# Sorting in haskell with parameter using higher order function

Hi I'm a Haskell beginner and I'm really lost. This is for my assignment, and it asks me to do something like below using higer order function

``````Main> mySort (<) [1,5,3,6,4,1,3,3,2]
[1,1,2,3,3,3,4,5,6]
Main> mySort (>) [1,5,3,6,4,1,3,3,2]
[6,5,4,3,3,3,2,1,1]
Main> mySort longerWord [“Hello”, “The”, “a”, “Daniel”, “Declarative”]
[“Declarative”, “Daniel”, “Hello”, “The”, “a”]
``````

First of all, I thought I should make a function that distinguish whether it's < , > or longerWord

``````checkConditionStr::String->Int
checkConditionStr str
|str=="(<)" =1
|str=="(>)" =2
|str=="longerWord" =3
``````

but the example doesn't have quotation mark (i.e. mysort (<) not my sort"(<)" so here is my first problem. I worte this function but it's not compiling. otherwise is for longerWord

``````checkCondition::Ordering->Int
checkCondition ord
|ord==(<) =1
|ord==(>) =2
|otherwise =2
``````

secondly I still have difficulty understanding higher order function. would this make sense?

``````mySort::(String->Int)->[a]->[a]
mySort i list
|i==1 map (sortBy compare) list
|i==2 map (sortBy(flip compare)) list
``````
-

You're not supposed to match against those functions specifically. It defeats the purpose of using a higher-order function in the first place. In fact, you can't write it like this, since there is no general way of comparing functions.

Instead, use the passed function directly for the sorting. That way, it will work for any suitable comparison function, not just the ones you've explicitly written code for.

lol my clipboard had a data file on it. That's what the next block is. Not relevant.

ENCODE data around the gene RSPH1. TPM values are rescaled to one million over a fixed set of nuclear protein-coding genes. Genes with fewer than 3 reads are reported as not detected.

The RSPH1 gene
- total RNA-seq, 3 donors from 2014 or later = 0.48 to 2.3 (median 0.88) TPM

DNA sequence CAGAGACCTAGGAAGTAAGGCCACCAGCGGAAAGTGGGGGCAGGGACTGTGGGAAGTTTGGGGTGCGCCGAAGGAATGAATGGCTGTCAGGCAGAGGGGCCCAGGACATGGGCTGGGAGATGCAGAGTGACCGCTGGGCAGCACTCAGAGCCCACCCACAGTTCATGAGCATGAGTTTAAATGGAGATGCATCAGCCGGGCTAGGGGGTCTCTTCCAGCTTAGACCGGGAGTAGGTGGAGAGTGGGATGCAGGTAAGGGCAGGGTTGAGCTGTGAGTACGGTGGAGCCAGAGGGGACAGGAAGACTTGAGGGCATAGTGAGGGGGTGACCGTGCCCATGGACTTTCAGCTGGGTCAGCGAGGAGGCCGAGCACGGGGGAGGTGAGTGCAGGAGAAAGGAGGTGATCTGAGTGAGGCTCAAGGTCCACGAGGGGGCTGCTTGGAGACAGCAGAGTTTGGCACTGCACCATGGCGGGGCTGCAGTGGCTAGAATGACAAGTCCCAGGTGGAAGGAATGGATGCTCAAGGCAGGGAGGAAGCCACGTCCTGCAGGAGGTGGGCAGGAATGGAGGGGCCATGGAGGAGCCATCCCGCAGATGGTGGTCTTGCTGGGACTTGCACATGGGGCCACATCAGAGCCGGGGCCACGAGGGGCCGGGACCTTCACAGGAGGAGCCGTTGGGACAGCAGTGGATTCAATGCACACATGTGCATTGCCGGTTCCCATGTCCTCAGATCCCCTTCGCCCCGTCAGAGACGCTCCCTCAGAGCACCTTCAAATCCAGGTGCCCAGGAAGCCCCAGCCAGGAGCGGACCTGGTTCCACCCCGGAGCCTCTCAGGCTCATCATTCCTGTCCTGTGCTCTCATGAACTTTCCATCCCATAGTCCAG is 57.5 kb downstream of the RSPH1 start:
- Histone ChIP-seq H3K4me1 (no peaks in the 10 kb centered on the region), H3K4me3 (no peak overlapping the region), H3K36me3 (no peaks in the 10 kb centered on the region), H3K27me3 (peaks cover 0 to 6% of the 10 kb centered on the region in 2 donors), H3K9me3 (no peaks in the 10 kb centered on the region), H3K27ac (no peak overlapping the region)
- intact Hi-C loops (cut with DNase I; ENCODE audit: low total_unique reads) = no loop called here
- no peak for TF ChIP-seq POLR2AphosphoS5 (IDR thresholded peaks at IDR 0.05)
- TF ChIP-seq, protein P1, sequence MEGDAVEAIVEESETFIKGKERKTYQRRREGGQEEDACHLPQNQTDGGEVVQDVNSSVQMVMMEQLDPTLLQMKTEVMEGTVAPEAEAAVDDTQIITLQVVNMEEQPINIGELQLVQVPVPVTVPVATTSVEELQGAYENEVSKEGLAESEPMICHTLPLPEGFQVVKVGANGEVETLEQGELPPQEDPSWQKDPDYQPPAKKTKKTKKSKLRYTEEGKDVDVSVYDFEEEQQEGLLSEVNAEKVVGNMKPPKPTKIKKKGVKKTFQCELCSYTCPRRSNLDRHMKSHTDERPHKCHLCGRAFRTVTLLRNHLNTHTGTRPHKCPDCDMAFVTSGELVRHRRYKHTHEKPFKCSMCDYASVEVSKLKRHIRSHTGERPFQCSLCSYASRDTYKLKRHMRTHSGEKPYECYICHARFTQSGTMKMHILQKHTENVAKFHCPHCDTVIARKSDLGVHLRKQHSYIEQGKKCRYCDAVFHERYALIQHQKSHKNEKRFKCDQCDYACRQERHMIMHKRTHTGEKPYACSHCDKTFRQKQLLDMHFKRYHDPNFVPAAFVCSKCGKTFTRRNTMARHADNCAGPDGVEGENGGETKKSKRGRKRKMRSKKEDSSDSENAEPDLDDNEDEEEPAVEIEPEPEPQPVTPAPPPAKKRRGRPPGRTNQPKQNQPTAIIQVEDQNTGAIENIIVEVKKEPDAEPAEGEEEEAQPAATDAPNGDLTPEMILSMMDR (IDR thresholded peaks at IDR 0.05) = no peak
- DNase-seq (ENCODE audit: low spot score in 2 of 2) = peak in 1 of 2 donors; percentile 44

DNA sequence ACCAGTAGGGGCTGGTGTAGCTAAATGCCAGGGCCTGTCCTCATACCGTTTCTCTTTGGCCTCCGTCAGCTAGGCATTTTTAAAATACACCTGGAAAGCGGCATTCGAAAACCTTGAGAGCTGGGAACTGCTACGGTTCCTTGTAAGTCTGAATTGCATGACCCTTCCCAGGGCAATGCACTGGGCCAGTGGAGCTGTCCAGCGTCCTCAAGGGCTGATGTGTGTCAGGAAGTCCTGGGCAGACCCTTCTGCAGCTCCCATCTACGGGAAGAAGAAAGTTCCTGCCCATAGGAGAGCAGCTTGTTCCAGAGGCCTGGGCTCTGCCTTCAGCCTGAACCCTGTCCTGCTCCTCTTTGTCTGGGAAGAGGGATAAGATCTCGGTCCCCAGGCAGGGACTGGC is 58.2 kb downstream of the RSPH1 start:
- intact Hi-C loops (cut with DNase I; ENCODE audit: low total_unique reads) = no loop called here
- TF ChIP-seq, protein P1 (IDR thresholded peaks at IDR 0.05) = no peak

For example, imagine the task was to combine two values using a passed operator:

``````combine (+) 2 3 = 5
combine (*) 3 5 = 15
combine max 10 100 = 100
``````

You would solve it like this:

``````combine op x y = x `op` y
``````

Can you use a similar approach to solving the sorting problem?

Hint: You may want to define a helper function to transform the passed comparison function into a form suitable for `sortBy`:

``````compareUsing :: (a -> a -> Bool) -> (a -> a -> Ordering)
compareUsing op x y = ...
``````
-
I'd say that comparing function is useless since the whole idea of high-order function is to leave it open for injecting something that would be known in the future. –  ony Apr 19 '13 at 10:35
either you didn't understood what I said or I don't understand what you are saying. I'm trying to say that having `myHighOrder f = if f == (<) then ...` doesn't make sense since high order function in this case will be limited to a set of functions. And thus can be written directly. While usual high-order function actually is an open family of functions that can be parametrized by any function that satisfy some restrictions. –  ony Apr 19 '13 at 11:00
@ony: That is exactly what I'm saying, or trying to say in my answer. –  hammar Apr 19 '13 at 11:01
for me "not supposed to" doesn't sounds so strict as I'd prefer in this case :) –  ony Apr 19 '13 at 11:03
@hammar I appreciate your answer but I still can not solve this. I spent lots of time but it's just too hard to understand. –  user2282179 Apr 24 '13 at 10:25